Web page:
Belize City & Jeep Repairs
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999 Days Around Africa: The Road Chose Me
We roll into Belize City and quickly find that everything we were told is more or less true – it’s not a very nice place to be, with lots of crime and very dirty rundown streets. The major roads have bigger cracks and potholes than most gravel roads I’ve driven on and are strictly a first gear affair. We stumble across a cheapish hotel that will let me lock up the Jeep for the night and Kate puts herself to bed feeling sick while I head out for Jeep repairs.
The zips on the rear window of the soft top have been acting up since I hit major dirt & mud in Alaska and I’ve been ignoring it as much as possible, kind of pretending it’s not there and hoping it would just go away. Yesterday one side gave out completely, not closing at all and jamming badly no matter how hard I tried to make it work. A close inspection shows both sides are worn down to the point of looking like flat plastic instead of zipper teeth.
The phone book yields only one auto upholsterer, so I set out in the pouring rain trying to navigate the city with a cheesy tourist map that has pretty pictures of animals and a smiling sun in the top corner. I quickly figure out that everyone in the shop is a Jeep enthusiast (Jeeper) and everybody either owns one, or has done at some point. The main guy has replaced many such problem zips and assures me he can have it as good as new. I shoot out quickly to buy the actual zip needed and upon my return the guys move all the furniture out of the showroom and I drive right up in there to escape the still pouring rain.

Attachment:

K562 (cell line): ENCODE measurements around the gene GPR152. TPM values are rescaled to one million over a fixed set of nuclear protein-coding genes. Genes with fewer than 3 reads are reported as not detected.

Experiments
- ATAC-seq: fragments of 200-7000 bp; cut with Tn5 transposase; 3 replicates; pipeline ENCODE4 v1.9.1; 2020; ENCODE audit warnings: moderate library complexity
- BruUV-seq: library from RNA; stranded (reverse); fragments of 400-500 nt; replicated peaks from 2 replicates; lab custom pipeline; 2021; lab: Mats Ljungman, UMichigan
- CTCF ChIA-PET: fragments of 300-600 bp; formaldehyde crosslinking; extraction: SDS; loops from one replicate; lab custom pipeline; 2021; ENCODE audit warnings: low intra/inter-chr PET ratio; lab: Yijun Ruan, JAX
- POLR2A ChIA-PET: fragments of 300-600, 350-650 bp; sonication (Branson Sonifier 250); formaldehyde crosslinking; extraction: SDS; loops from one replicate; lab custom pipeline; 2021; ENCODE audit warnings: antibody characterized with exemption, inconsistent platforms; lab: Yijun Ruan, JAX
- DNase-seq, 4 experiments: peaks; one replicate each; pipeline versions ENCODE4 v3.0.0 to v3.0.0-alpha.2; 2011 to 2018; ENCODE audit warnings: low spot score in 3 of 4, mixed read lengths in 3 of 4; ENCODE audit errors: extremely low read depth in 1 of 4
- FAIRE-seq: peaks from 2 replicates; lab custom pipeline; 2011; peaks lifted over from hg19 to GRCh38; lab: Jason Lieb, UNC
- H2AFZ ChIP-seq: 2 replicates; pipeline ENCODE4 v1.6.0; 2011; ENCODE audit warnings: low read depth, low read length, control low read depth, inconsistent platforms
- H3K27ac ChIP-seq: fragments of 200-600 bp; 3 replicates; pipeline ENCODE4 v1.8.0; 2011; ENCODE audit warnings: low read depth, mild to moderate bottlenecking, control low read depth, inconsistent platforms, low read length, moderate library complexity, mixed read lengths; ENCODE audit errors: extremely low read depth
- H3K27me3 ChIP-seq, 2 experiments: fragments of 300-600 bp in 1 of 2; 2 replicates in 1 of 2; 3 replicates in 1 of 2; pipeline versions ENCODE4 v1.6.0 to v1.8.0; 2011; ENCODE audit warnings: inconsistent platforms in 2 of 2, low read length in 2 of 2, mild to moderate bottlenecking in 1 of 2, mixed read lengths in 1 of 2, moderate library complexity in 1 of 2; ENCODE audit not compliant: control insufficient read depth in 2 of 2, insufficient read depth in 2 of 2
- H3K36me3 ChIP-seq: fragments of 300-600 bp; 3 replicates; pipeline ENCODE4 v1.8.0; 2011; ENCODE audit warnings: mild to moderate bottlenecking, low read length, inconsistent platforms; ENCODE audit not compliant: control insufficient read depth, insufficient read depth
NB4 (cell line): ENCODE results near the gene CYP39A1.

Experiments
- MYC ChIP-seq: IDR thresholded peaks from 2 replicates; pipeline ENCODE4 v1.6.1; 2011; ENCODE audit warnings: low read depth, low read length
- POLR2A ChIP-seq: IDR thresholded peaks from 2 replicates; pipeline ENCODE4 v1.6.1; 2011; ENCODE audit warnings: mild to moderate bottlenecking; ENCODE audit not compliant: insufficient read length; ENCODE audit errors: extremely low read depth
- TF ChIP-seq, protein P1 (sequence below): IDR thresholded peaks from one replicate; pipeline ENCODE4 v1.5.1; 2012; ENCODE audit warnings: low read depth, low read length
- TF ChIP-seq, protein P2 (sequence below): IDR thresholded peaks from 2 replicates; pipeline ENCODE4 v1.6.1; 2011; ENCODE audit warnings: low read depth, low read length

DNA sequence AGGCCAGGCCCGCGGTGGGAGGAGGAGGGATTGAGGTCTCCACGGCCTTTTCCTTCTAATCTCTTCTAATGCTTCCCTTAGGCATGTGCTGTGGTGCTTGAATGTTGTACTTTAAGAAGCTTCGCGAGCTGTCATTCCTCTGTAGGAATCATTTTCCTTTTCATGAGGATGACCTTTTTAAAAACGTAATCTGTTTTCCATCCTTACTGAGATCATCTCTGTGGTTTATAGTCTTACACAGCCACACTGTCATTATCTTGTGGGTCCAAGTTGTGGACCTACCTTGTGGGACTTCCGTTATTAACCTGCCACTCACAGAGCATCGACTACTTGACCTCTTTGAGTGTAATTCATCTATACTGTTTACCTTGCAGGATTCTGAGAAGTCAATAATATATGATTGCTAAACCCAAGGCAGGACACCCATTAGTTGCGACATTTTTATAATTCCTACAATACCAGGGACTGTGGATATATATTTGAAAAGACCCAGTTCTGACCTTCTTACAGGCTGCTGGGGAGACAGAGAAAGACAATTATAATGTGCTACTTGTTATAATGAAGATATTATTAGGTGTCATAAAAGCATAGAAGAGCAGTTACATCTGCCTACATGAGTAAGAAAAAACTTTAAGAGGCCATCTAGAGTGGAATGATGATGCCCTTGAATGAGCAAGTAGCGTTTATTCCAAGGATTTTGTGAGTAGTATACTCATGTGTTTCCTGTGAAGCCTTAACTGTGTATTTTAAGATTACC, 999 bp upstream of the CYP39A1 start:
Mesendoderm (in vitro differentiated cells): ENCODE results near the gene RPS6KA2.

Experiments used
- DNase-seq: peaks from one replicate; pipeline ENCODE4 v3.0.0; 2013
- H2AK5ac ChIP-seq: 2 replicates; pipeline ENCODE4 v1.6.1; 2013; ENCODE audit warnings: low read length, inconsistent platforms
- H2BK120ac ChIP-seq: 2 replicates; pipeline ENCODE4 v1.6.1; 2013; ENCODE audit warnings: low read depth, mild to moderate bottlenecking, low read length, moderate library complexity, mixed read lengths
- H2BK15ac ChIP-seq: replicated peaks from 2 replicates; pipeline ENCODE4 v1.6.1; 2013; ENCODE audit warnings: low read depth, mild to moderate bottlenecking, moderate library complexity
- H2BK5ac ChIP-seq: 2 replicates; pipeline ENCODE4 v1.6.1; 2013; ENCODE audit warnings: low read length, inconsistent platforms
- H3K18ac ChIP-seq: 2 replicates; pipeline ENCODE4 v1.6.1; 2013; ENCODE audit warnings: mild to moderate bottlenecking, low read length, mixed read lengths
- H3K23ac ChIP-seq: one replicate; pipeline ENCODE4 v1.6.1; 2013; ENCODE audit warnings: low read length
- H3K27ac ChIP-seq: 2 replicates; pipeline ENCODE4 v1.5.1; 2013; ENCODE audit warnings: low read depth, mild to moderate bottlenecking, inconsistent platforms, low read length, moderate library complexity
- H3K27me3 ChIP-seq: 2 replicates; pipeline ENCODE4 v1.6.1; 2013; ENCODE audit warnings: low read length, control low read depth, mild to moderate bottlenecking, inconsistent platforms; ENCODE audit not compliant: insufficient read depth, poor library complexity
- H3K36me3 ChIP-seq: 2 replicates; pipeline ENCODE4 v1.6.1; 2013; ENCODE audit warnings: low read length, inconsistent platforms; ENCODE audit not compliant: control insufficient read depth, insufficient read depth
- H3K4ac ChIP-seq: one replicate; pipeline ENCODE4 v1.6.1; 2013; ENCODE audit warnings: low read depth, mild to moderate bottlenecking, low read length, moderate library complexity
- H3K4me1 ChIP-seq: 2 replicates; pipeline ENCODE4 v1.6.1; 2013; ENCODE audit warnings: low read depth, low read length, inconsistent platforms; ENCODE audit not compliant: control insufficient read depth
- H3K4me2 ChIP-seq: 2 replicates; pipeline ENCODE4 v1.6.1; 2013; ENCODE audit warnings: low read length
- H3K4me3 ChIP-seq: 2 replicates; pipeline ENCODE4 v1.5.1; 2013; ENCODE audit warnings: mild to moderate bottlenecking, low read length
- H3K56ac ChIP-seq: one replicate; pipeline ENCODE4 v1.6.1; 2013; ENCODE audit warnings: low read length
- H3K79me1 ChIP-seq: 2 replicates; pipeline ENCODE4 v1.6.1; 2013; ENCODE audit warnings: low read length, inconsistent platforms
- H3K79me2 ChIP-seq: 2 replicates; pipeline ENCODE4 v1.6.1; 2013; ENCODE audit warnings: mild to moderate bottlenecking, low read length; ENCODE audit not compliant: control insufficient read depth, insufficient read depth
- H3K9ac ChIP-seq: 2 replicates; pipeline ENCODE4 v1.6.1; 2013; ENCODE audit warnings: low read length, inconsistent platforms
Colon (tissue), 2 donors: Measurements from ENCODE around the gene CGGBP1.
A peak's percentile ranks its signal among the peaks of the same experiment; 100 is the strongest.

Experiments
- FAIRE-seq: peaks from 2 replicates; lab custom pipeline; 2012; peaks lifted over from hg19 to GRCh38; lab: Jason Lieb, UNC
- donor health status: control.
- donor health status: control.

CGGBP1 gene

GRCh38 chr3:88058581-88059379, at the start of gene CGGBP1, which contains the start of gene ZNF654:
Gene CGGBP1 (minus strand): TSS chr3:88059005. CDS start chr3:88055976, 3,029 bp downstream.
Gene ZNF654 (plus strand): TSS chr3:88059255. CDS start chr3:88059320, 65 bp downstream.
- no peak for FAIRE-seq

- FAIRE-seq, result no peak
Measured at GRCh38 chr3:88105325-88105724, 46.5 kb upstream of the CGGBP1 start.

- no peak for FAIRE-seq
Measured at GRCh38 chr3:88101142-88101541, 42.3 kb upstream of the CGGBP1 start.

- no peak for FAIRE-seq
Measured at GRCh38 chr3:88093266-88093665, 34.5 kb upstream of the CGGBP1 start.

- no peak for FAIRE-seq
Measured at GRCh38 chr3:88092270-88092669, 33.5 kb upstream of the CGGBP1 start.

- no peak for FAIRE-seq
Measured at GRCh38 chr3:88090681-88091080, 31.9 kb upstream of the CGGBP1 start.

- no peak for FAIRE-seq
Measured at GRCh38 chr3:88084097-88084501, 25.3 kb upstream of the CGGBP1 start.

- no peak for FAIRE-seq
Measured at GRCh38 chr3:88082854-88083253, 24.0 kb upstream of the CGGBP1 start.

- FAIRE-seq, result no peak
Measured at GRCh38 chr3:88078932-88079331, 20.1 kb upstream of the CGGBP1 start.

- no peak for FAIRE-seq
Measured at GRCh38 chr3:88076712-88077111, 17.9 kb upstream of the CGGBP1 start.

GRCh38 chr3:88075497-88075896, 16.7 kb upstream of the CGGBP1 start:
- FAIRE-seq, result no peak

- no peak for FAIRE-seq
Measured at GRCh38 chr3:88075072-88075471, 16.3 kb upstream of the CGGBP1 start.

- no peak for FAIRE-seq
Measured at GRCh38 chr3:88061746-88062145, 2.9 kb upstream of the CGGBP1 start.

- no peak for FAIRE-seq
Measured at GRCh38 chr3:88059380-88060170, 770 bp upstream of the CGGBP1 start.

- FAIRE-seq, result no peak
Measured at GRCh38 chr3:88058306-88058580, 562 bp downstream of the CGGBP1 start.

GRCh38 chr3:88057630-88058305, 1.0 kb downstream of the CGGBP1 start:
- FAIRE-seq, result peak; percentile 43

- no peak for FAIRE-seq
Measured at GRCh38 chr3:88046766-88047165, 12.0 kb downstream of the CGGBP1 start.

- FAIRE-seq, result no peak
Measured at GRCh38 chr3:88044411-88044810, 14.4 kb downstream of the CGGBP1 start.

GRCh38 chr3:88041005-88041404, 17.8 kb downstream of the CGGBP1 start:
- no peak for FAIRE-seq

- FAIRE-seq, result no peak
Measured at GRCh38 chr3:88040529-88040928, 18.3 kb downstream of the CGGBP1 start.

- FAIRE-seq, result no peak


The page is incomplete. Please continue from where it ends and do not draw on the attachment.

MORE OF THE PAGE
In five minutes flat I have the entire roof off which disappears out the back to be repaired. I take the opportunity to clean and re-organize while it’s so easy to reach inside and move everything about. Everyone in the shop is really excited to hear about my trip and can’t stop admiring the map on the hood. I take out my paint and update my moving yellow line and they almost fall over to see my just painting it like that
The new zip doesn’t take long to install and we put everything back together in no time. It’s a very heavy duty zip which doesn’t go around the corners so well, but the guy assures me it won’t give any trouble for at least ten years and my assessment is that it’s about ten thousand times better than a zip that doesn’t close. All up it costs me about $75 USD and I’m really happy to have everything working 100% again. While we’re on the topic of Jeep repairs I forgot to mention a week back one headlight went out, so I changed it with my spare and bought a new one that same day.
The city itself is not very nice and we almost feel like prisoners in our hotel, hiding from the bad guys on the outside of the impressively tall perpetually locked gate. My advice to anyone coming to Belize is to give the city a miss, there really is no reason at all to come here.
-DanThe Dometic’s PLB40 portable battery pack is rated 3.6 out of 5 stars from 6 cusomter reviews on Amazon.